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    What will happen to Ireland’s mortgage holders in 2023? Five experts on fixed and tracker mortgage outlook

    Homeowners will have to absorb interest rises amid the cost of living squeeze, according to five experts

    Five of Ireland’s leading mortgage experts told The Sunday Times what they think will happen in the market next year. Homeowners are facing another financial blow as the European Central Bank (ECB) is expected to increase interest rates again this month. The ECB has already raised interest rates by 2 per cent since July and a further rate increase would mark the fourth since the summer.

    Gabriel Makhlouf, the Central Bank of Ireland governor, said last week that the ECB was likely to raise its key interest rate by 0.5 per cent on Thursday. This would add about €600 a year to repayments on a €200,000 mortgage over 25 years.

     

    Michael Dowling

    Michael Dowling, managing director of Dowling Financial, believes the ECB base rate will rise as high as 3.25 per cent next year and will not start to come down again for about two years. He said most borrowers should be able to weather the increases. “Most people have a cushion to absorb the interest rate increases and other price increases in utilities, food and transport. But I would be more concerned about those who are already struggling to meet their repayments.

    “I think we are going to see evidence over the next 12 months of those customers struggling to meet mortgage repayments, because they were already struggling to meet them prior to the rate increases in June. They can’t switch to another lender because they’re already on an alternative repayment arrangement. Those customers are definitely very vulnerable and some won’t be able to meet the new, higher repayments.”

     

    Conall Mac Coille

    Conall Mac Coille, chief economist at Davy, suspects that the pace of increases will slow next year. “The worst may be behind us but it depends on the outlook for inflation and what’s happening with wage growth,” he said. “I think it might peak slightly below 3 per cent, but 3 per cent is certainly possible.”

    He added: “So far we haven’t seen the banks fully pass through the increases in the ECB rates, and I think that will probably remain the case. The average interest rates across all outstanding mortgages in Ireland increased from 2.5 to 2.7 per cent between June and September, according to the Central Bank.”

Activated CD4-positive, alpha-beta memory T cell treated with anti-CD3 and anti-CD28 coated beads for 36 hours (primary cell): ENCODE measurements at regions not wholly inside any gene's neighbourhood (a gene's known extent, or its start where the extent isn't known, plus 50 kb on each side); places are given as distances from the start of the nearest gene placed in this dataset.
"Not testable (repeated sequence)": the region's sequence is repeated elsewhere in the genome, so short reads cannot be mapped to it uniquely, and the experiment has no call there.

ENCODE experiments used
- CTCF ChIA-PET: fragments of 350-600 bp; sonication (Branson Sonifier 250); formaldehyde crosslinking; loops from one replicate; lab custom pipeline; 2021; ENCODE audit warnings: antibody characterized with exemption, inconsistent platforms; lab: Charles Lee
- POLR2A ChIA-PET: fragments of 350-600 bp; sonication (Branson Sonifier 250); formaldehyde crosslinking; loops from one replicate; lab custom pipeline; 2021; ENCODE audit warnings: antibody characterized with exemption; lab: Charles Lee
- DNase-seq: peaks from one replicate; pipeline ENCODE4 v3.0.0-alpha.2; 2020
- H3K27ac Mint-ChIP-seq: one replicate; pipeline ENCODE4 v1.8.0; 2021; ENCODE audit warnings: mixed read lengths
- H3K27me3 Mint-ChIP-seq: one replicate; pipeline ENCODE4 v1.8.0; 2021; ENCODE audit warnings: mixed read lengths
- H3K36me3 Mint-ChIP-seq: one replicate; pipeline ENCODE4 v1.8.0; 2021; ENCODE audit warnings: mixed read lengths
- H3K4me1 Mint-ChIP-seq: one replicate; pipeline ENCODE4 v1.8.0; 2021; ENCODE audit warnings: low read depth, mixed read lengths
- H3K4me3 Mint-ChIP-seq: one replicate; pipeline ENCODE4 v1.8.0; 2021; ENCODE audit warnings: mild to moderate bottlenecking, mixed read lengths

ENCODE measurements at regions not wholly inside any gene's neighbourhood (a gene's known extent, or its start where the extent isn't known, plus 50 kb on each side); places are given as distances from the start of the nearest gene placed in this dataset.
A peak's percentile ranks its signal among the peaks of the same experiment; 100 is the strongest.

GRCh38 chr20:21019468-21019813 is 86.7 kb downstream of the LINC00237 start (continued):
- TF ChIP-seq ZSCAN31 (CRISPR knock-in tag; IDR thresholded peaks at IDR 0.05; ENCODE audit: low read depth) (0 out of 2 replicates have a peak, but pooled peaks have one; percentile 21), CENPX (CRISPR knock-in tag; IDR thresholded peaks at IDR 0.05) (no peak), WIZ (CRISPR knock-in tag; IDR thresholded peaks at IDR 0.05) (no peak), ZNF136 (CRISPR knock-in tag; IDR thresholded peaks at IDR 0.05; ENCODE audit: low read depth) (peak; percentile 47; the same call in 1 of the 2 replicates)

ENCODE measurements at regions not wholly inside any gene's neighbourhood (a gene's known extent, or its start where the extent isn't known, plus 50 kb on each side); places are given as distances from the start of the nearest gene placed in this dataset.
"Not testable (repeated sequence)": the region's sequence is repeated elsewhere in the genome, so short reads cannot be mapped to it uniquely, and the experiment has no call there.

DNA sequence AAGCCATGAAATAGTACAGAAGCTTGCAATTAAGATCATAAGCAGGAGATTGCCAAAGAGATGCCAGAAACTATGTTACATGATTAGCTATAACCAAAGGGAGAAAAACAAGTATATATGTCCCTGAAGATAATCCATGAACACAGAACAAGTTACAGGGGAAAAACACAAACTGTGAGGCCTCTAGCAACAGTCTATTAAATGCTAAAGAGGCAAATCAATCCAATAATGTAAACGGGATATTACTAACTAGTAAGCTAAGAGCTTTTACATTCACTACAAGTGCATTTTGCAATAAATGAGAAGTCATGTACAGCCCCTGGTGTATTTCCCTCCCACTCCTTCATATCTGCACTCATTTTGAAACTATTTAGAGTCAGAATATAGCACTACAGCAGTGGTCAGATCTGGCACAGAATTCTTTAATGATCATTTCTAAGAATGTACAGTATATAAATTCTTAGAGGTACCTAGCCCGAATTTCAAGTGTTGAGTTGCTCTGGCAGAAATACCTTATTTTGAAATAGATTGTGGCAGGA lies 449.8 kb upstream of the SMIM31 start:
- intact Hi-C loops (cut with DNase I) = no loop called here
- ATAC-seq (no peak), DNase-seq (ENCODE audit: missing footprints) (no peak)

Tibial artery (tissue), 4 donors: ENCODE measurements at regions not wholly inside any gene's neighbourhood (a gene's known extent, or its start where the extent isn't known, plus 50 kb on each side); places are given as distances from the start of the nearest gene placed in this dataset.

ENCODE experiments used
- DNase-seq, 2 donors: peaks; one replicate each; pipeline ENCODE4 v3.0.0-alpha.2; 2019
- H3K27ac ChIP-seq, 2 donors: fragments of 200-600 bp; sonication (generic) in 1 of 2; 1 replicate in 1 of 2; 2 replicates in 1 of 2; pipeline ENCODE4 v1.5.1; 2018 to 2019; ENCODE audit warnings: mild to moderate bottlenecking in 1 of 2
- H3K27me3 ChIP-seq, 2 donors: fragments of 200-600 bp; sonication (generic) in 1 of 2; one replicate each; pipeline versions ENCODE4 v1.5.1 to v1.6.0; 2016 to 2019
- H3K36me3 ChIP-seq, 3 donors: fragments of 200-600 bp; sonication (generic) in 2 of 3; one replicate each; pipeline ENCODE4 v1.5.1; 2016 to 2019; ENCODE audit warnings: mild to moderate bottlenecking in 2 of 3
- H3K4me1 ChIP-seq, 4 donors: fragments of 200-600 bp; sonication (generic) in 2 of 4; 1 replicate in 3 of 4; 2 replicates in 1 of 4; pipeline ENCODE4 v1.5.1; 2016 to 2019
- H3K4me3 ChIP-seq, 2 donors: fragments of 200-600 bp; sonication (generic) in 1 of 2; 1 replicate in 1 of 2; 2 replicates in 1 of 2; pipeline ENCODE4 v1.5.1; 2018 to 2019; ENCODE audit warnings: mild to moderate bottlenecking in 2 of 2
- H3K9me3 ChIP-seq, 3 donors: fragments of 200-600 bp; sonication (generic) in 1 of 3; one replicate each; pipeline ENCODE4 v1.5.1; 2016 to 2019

The vast majority of loans issued since 2020 have been on fixed rates, which Mac Coille said would buy most new homeowners some time before paying higher interest rates. He said that low levels of household debt would also help buffer homeowners from “getting into trouble” if rates continued to rise. “With the conservative levels of mortgage lending that we’ve seen over recent years — in terms of low loan-to-value ratios and low debt service ratios — even if rates increased towards 4 per cent and people are forced to refinance, they’re not going to be pushing debt service ratios, which are at historically low levels, to levels that you would ordinarily think are dangerous.”

     

    Martina Hennessy

    Martina Hennessy, managing director of the mortgage switching platform doddl.ie, said that while the pillar banks had absorbed some of the costs of the ECB rate rises and had not yet increased variable rates, non-bank lenders had reacted with “skyrocketing” rate rises.

    “This is the first time for a whole generation [of borrowers] that rates have started to increase and people are concerned as to where they could go,” she said. “If we start to see the rates ratcheting up and the cost of mortgages increasing on a monthly basis, it will certainly negatively impact households’ available income. There’s a perfect storm of mortgage rate increases and the general cost of living increases, and that’s why it’s so important to get your largest financial commitment under control.”

    She said many tracker mortgage customers had inquired about moving to a fixed rate in recent months. Hennessy, who is in the process of fixing part of her own tracker mortgage, said seven and ten-year fixed rates were becoming more attractive to those customers who know they are forsaking their tracker by fixing but want security for the last portion of their mortgage. “Those customers have never come to us before. That’s a huge cohort of overall mortgage customers that are looking now at fixing, which is something that would not have even been considered 12 months ago.”